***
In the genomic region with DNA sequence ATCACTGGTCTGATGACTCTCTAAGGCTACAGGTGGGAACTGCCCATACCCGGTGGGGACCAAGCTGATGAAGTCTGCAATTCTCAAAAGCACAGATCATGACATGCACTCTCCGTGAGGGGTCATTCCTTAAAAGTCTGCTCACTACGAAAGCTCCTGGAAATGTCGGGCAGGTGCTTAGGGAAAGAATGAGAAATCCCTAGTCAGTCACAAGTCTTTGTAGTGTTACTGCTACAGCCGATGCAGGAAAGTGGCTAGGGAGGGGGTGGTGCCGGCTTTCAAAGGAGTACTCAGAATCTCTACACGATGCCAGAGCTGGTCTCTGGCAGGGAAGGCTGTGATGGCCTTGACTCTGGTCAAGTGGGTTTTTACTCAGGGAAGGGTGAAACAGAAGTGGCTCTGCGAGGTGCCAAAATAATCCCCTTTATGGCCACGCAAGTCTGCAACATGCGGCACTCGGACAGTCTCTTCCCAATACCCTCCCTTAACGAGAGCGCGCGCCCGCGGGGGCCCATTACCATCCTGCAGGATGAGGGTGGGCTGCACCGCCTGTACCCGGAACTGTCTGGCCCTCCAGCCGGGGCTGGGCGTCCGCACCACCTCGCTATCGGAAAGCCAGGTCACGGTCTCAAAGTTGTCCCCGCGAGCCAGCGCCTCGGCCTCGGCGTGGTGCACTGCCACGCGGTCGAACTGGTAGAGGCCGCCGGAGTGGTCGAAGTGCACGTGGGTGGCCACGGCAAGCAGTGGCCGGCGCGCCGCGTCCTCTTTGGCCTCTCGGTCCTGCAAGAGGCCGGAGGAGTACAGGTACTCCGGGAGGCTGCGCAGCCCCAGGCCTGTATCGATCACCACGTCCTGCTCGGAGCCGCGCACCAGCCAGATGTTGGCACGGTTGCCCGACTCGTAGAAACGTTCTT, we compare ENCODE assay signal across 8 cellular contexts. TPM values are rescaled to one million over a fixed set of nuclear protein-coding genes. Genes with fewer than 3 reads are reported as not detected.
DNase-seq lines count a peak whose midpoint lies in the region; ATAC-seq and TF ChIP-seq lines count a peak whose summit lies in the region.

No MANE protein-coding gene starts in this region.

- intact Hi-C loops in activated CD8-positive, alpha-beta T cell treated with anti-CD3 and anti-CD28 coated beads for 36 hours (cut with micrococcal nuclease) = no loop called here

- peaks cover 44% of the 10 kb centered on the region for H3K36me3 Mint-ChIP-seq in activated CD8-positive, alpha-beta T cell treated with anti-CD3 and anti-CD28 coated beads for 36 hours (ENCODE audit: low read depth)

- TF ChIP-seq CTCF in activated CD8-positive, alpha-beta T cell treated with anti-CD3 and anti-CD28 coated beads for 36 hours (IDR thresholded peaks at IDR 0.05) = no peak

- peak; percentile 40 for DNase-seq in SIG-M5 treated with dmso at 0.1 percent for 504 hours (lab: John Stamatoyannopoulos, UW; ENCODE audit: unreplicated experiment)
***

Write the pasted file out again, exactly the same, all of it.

In the genomic region with DNA sequence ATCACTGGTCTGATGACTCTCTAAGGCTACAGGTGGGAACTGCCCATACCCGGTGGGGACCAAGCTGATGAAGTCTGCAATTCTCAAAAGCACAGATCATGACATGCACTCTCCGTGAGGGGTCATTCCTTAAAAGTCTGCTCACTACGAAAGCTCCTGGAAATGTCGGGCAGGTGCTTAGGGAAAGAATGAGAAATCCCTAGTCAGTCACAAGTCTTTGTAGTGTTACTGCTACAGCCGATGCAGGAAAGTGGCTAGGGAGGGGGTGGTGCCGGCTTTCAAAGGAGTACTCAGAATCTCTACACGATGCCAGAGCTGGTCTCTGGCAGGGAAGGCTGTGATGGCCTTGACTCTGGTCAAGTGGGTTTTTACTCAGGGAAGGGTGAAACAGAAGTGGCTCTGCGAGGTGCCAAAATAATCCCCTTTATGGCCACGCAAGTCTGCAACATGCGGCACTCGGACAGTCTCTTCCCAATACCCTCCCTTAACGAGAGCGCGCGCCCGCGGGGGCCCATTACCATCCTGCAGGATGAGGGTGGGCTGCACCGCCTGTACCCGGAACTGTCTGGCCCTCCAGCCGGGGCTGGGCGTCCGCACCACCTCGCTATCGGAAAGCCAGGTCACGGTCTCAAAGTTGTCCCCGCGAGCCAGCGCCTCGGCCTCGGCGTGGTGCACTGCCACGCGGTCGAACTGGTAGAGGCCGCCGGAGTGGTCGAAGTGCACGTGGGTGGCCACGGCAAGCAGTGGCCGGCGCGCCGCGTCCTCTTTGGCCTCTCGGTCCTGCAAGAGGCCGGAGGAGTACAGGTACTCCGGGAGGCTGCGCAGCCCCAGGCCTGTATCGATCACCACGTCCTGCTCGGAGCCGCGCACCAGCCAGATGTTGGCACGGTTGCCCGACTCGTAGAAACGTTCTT, we compare ENCODE assay signal across 8 cellular contexts. TPM values are rescaled to one million over a fixed set of nuclear protein-coding genes. Genes with fewer than 3 reads are reported as not detected.
DNase-seq lines count a peak whose midpoint lies in the region; ATAC-seq and TF ChIP-seq lines count a peak whose summit lies in the region.

No MANE protein-coding gene starts in this region.

- intact Hi-C loops in activated CD8-positive, alpha-beta T cell treated with anti-CD3 and anti-CD28 coated beads for 36 hours (cut with micrococcal nuclease) = no loop called here

- peaks cover 44% of the 10 kb centered on the region for H3K36me3 Mint-ChIP-seq in activated CD8-positive, alpha-beta T cell treated with anti-CD3 and anti-CD28 coated beads for 36 hours (ENCODE audit: low read depth)

- TF ChIP-seq CTCF in activated CD8-positive, alpha-beta T cell treated with anti-CD3 and anti-CD28 coated beads for 36 hours (IDR thresholded peaks at IDR 0.05) = no peak

- peak; percentile 40 for DNase-seq in SIG-M5 treated with dmso at 0.1 percent for 504 hours (lab: John Stamatoyannopoulos, UW; ENCODE audit: unreplicated experiment)